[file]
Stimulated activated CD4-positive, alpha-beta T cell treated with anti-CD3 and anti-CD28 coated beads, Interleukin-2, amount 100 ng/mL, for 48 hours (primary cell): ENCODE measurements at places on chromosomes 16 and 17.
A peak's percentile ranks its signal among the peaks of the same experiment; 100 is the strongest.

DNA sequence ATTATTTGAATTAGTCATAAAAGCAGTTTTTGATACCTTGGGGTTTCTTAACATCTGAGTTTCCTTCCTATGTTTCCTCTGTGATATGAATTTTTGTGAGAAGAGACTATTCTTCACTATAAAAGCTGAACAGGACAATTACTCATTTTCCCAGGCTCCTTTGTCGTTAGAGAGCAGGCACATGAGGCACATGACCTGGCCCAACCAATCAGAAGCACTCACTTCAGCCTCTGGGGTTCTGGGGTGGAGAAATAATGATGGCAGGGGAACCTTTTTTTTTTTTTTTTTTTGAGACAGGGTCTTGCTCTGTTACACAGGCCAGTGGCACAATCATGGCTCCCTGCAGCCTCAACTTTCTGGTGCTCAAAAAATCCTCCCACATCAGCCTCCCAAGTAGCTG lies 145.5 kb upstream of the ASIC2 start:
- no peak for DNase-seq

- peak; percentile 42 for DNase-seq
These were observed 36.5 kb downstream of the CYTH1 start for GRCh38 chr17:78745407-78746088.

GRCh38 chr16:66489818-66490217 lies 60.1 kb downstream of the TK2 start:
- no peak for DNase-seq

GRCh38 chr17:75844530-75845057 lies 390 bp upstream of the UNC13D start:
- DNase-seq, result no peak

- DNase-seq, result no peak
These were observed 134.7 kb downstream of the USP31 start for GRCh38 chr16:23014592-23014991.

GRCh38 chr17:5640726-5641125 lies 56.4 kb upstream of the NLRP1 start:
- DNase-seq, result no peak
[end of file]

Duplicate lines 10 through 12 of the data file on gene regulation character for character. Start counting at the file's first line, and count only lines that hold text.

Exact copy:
- DNase-seq, result no peak

- DNase-seq, result no peak
These were observed 134.7 kb downstream of the USP31 start for GRCh38 chr16:23014592-23014991.